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WORLD REFUGEE DAY: Home means the right to live a normal life

By June 20, 2024Blog post

Amidst the bustling streets of London, the vibrant city centre of Manchester, or the teeming shopping centres of Birmingham, a myriad of stories unfold daily. Among these are the stories of refugees who have crossed continents in pursuit of safety and a fresh start. As they establish their new lives in the UK, the notion of ‘home’ takes on a profound and multifaceted significance.  

In the past two decades, I’ve called the UK my home, the city where I have created so many memories; however, still, some part of me is missing; after a long working day, it’s comforting to know that you are going to meet old friends in a café.  

The familiar scent of fresh coffee, the hum of friendly chatter, and the warm atmosphere of the café are a welcoming escape from the day’s hustle. Laughter and exchanging stories with people who know the real you is a cherished ritual that turns ordinary moments into treasured memories when it blends with the aroma of fresh coffee and pastries.  

It’s something migrants or refugees rarely experience and something I’ve missed the most.  My interactions with close friends are limited to WhatsApp group chats and frequent video calls, and once a year, I take a short trip.  

Exchanging jokes and not being afraid of sharing the most personal stories with your friends in a café or bar, seeing the family that you grew up with, or experiencing the aroma and taste of your mum’s special dish.  

The emotional toll of leaving behind a supportive social network can be significant. Friends and family play a critical role throughout our lives, providing companionship, support, and a sense of belonging.  

The sudden absence of these daily interactions leads to feelings of loneliness and homesickness. Being a refugee is not a choice but a desperate necessity driven by dire circumstances.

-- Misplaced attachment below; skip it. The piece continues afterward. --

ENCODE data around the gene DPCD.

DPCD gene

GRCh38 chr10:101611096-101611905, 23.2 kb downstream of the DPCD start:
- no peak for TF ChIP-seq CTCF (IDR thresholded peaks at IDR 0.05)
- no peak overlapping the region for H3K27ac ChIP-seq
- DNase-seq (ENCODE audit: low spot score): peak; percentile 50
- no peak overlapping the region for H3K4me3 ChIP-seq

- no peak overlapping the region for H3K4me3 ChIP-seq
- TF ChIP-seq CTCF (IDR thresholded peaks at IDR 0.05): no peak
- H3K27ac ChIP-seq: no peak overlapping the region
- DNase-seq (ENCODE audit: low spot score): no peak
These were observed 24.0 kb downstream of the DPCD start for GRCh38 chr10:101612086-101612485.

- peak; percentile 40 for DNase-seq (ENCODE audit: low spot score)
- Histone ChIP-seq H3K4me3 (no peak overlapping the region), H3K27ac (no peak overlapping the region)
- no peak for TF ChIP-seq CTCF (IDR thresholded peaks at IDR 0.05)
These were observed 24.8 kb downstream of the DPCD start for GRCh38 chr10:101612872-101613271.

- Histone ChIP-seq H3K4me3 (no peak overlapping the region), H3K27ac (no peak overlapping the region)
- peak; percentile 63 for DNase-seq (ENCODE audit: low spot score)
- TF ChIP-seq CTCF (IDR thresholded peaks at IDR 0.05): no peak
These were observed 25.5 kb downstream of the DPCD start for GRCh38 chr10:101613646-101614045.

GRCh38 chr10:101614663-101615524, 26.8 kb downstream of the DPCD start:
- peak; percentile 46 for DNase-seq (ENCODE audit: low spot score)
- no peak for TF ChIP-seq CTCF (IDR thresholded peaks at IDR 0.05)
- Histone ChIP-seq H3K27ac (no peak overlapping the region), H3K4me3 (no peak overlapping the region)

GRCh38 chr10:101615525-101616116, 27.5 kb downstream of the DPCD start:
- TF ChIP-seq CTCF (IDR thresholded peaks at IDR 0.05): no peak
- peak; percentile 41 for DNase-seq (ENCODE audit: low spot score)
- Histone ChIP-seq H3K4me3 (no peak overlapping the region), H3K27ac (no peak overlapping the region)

People are forced to leave their homes once they have cherished and loved ones whom they once sought great comfort. Settling in a new environment and adapting to new cultural norms is overwhelming without a supportive social circle. 

Becoming a refugee often means losing a part of who you are. It’s not just about leaving behind a homeland but also the identity shaped by your culture, language, and personal history; even your name changes. This forced transformation can make one feel like a different person as familiar aspects of life are replaced.  

Jose, my colleague at Refugee Action, who was once known as Eduardo or Edu by friends back home, shares: 

“The only time my mom called me Jose was when she was mad at me. But since coming here, I’ve become Jose—a name I only ever used on legal documents. The only person who still calls me Eduardo is my wife. It feels like I left a part of me behind, not by choice. I’m no longer myself; I’ve become this new person, Jose. Everyone in the UK knows me as Jose, not Eduardo, and that’s heartbreaking.”  

For refugees, certain things become reminders of home, evoking a sense of nostalgia and belonging: food and recipes are powerful reminders of family gatherings, cultural celebrations, and daily life at home. The aroma of spices the taste of traditional dishes, and the act of cooking itself can transport them back to familiar places and moments.  

Hein, another colleague at Refugee Action, says: 

“I missed our traditional food. Although I can find Burmese restaurants in London but they don’t taste like home can’t be my mum’s homemade meal replacement and sense of togetherness with my parents.”  

Preparing and sharing these meals becomes a way to preserve our heritage and connect with their roots, providing comfort and a sense of continuity amid the upheaval of resettlement. For Hein, food brings fond memories of his childhood and the vibrant community he left behind. 

The lives of refugees who settle in the UK are testaments to human resilience, hope, and the universal longing for the stability of having a place to call home.